Genealogy has grown in popularity over the last two decades. For most people, it is a nice way to get in touch with their family history. Some are only looking for facts and figures; who was the father of my great-great-grandfather? Did one of my forefathers spend time in prison or was my family member a war hero? Others use family history to explore places and countries; where did my grandfather grow up? Can I still find our ancestral homestead? In what church did my great-grandmother get married and does her grave still exist? Once these people get on the road, they become roots tourists.
The increasing group of ancestral travellers has a great interest in cultural heritage, both tangible and intangible. These family historians visit parks and houses, museums and churches. They see traditional costumes, listen to folk music and eat homemade dishes. Genealogy has introduced them to a specific part of cultural heritage, a part that is connected with their own identity and therefore is extra meaningful.
In 2016 and 2018 I spoke at the annual conference of Interpret Europe, an organisation that “encourages dialogue and partnership between associations and universities, providers and professionals.” The most important task for Interpret Europe is to help “more than 800 members from more than 50 countries share their expertise in making natural and cultural heritage more meaningful to people.”
My talks focused on the link between my work as a professional genealogist and that of heritage interpreters who often work in museums, historical buildings or national parks. For me it is obvious, genealogy helps people understand their past, it contributes to the process of shaping one’s identity. Knowledge about our family history provides answers to life questions, such as “Who am I and where do I belong?” Once we know our ancestors, we know our self. Once we know with what families, cultural communities or ethnicity groups we are connected, we know where we belong.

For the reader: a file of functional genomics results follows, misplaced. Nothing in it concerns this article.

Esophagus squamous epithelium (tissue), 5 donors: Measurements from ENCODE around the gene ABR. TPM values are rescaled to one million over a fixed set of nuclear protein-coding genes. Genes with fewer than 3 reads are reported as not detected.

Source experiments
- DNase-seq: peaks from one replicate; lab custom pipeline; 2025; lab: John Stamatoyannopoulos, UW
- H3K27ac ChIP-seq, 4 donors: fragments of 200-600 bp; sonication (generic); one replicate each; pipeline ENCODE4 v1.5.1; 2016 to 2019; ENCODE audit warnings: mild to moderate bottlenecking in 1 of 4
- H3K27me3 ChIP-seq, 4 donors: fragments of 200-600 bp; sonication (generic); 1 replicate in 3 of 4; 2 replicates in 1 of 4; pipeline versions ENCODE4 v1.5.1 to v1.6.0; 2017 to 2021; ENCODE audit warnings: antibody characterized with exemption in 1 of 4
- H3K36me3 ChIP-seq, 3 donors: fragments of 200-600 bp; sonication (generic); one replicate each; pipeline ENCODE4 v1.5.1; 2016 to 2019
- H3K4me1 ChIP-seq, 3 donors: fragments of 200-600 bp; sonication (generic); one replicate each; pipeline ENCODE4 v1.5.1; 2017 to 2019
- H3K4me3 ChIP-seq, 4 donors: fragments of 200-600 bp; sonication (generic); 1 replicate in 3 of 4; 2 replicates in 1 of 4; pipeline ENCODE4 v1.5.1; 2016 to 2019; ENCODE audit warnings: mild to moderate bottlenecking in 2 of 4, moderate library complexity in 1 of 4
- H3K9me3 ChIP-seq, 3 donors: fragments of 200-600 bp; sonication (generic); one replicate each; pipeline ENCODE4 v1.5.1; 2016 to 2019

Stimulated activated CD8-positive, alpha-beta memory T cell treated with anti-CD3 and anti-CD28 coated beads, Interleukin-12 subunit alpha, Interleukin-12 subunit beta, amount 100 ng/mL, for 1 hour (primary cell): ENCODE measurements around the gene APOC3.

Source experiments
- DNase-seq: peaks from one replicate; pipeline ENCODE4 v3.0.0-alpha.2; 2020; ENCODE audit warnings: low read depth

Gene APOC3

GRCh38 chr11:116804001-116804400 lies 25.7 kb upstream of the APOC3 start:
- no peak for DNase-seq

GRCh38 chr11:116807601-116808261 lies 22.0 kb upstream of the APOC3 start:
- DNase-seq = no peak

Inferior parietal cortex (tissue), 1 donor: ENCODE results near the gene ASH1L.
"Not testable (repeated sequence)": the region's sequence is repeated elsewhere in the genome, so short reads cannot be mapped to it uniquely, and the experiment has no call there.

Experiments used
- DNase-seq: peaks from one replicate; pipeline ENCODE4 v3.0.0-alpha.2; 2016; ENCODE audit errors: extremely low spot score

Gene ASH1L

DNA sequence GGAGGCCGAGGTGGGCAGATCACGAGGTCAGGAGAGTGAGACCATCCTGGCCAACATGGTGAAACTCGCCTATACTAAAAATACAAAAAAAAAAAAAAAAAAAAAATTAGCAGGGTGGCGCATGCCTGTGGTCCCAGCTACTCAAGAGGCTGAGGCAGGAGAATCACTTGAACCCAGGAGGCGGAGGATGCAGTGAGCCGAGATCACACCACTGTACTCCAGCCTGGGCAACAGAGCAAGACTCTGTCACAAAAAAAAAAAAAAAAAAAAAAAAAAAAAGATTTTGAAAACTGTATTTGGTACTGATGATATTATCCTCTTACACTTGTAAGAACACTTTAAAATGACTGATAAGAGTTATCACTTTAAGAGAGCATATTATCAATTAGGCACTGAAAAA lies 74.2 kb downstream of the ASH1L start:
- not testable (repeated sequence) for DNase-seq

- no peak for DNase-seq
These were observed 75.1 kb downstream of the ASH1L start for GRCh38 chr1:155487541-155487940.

Where most heritage interpreters need to develop (educational) activities for bigger audiences, I usually deal with only one person, a couple or maybe a small family. That is why I call it ‘heritage interpretation on a micro level.’ It is one of the most rewarding parts of my work. Every heritage trip I see how emotional people get when they walk in the footsteps of their ancestors. After a few hours with me in a Dutch village somewhere, they all confess that this was the highlight of their trip to Europe. I am sure they would have had a lovely time if they visited the area as ‘traditional’ tourists and saw the canals, the medieval cathedrals or the world-famous museums. But for them that one house, that one church or that one piece of land, was far more impressive. It triggered their emotions. One of my clients once wrote, “I know our journey will be all the more meaningful for us both due to your hard work. […] When I shared the information and the images with my father, he shed a tear. A rarity, indeed.”
When I read a comment like that, I know once more that genealogy and cultural heritage are a valuable addition to each other!
Written by John Boeren.